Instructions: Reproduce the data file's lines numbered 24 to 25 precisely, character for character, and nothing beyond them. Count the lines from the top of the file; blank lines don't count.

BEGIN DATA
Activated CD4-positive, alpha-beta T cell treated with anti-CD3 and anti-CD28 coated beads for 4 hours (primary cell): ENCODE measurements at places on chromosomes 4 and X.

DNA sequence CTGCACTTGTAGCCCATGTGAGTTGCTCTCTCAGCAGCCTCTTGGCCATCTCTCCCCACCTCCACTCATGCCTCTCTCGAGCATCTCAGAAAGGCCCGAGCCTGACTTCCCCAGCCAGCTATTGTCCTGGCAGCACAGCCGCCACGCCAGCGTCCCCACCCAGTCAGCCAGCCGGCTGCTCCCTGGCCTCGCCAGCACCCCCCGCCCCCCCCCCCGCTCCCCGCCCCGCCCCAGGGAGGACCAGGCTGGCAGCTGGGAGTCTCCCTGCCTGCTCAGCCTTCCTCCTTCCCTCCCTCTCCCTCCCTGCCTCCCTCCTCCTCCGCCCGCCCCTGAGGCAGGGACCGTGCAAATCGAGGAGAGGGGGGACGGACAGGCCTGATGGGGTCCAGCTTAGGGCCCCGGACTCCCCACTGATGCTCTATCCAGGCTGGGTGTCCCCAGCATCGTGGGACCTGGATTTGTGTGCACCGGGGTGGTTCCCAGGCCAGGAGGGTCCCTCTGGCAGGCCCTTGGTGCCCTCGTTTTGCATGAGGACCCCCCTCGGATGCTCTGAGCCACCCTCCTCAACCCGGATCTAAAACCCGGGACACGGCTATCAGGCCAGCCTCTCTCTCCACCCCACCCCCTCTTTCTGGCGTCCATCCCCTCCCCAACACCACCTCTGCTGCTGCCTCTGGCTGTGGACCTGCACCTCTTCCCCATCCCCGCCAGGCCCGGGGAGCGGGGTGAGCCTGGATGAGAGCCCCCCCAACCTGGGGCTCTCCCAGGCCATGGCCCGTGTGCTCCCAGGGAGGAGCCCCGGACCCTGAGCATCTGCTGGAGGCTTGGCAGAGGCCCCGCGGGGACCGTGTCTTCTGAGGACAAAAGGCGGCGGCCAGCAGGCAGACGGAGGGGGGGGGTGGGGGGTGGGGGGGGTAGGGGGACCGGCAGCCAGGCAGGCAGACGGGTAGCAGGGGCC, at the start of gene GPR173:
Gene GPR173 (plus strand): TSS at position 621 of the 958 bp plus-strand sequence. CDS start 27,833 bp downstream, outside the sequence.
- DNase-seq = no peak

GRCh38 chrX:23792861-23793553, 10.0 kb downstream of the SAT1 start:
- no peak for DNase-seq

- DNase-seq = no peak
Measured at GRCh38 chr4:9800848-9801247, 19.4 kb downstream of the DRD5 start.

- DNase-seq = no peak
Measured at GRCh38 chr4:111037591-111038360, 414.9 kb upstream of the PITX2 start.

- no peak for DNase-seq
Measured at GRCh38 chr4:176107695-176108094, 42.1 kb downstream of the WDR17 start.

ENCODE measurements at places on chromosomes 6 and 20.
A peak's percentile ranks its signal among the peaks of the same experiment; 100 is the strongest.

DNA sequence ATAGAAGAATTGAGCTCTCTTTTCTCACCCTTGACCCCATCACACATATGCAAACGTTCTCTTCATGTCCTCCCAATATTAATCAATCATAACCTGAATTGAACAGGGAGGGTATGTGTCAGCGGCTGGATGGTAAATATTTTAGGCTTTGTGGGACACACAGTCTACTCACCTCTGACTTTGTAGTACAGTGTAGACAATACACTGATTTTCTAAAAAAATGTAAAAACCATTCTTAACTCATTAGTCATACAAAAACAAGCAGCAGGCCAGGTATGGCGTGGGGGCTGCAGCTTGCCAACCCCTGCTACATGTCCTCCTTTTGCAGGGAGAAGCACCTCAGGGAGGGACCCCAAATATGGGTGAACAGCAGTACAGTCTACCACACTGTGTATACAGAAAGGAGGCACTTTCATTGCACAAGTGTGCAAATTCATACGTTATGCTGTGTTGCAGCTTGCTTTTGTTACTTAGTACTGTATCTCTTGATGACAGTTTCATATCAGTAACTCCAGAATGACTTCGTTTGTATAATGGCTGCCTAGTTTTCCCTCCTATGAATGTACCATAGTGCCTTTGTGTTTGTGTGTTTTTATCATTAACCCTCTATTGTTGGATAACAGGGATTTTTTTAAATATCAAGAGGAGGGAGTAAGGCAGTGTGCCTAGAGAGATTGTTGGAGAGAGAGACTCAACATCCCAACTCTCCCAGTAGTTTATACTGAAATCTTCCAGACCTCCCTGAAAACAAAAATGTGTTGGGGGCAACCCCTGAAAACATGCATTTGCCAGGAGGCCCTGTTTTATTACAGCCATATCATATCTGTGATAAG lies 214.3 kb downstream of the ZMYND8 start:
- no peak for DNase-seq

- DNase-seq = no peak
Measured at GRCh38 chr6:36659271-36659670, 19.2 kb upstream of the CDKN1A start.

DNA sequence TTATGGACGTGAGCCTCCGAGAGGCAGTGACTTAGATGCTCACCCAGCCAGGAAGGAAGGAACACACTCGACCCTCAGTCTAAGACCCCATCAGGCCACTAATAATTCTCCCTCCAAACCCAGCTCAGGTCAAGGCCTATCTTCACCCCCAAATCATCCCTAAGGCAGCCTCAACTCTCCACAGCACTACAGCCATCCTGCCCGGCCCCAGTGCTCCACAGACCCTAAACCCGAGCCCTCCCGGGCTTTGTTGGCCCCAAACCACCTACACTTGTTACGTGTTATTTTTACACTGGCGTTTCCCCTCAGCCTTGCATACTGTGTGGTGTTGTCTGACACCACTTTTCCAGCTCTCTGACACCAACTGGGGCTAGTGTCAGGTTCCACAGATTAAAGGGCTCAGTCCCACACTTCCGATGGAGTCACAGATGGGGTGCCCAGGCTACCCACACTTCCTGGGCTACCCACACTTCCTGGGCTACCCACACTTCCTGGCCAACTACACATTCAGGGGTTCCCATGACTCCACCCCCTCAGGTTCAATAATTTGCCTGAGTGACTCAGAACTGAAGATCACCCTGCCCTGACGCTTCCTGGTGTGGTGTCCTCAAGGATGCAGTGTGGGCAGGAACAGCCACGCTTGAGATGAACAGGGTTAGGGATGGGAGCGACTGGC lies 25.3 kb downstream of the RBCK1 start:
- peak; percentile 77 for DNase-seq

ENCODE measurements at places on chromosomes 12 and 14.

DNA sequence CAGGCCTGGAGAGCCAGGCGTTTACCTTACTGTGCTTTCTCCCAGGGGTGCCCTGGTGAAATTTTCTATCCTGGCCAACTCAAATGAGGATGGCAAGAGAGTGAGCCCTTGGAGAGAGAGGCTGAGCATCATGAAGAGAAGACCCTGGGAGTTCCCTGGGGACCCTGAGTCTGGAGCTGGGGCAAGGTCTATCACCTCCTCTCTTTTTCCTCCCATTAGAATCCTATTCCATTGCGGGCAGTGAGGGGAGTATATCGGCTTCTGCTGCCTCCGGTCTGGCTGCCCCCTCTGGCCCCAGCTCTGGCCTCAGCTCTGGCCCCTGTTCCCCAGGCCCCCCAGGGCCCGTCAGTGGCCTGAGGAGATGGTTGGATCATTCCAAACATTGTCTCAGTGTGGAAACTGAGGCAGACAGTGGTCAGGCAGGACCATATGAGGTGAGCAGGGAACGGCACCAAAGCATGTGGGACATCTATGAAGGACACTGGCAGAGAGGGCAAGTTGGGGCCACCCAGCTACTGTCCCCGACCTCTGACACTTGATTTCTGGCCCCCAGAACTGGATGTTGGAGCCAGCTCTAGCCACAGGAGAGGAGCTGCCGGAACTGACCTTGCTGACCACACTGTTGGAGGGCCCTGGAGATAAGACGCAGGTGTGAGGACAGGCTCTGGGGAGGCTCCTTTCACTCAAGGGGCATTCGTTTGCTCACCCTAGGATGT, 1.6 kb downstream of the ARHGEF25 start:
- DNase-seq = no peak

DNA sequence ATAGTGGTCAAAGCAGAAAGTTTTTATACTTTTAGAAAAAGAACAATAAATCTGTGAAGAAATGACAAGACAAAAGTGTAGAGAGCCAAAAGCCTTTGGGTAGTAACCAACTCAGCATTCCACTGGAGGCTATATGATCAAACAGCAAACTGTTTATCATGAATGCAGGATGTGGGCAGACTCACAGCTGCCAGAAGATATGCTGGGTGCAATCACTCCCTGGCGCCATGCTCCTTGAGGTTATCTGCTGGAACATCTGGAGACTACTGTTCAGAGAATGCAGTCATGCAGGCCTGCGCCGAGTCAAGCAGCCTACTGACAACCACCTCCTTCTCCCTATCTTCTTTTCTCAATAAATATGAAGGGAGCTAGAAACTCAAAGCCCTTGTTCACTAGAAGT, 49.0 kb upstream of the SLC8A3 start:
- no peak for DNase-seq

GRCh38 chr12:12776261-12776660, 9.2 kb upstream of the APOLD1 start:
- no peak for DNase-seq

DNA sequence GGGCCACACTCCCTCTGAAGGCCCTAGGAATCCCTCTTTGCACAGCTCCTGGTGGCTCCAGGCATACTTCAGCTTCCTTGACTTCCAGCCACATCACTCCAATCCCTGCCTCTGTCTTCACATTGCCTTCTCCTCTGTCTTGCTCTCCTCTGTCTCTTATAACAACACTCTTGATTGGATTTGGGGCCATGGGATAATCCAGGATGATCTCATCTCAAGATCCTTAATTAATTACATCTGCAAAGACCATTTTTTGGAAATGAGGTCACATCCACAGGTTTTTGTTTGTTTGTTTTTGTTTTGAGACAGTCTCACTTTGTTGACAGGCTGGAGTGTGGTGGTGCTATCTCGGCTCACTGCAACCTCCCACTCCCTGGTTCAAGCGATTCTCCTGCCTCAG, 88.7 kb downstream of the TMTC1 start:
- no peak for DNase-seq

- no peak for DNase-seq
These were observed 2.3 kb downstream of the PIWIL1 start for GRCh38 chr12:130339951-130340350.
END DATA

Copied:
DNA sequence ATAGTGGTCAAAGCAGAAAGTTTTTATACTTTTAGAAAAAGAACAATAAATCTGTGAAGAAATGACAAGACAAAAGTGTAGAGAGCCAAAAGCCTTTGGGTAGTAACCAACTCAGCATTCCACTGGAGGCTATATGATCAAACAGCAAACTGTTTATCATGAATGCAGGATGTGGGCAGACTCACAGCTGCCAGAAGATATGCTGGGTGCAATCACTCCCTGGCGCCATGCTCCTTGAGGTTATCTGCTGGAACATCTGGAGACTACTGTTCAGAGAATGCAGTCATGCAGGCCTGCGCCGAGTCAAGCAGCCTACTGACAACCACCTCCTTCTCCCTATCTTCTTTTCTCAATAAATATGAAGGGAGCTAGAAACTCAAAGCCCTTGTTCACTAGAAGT, 49.0 kb upstream of the SLC8A3 start:
- no peak for DNase-seq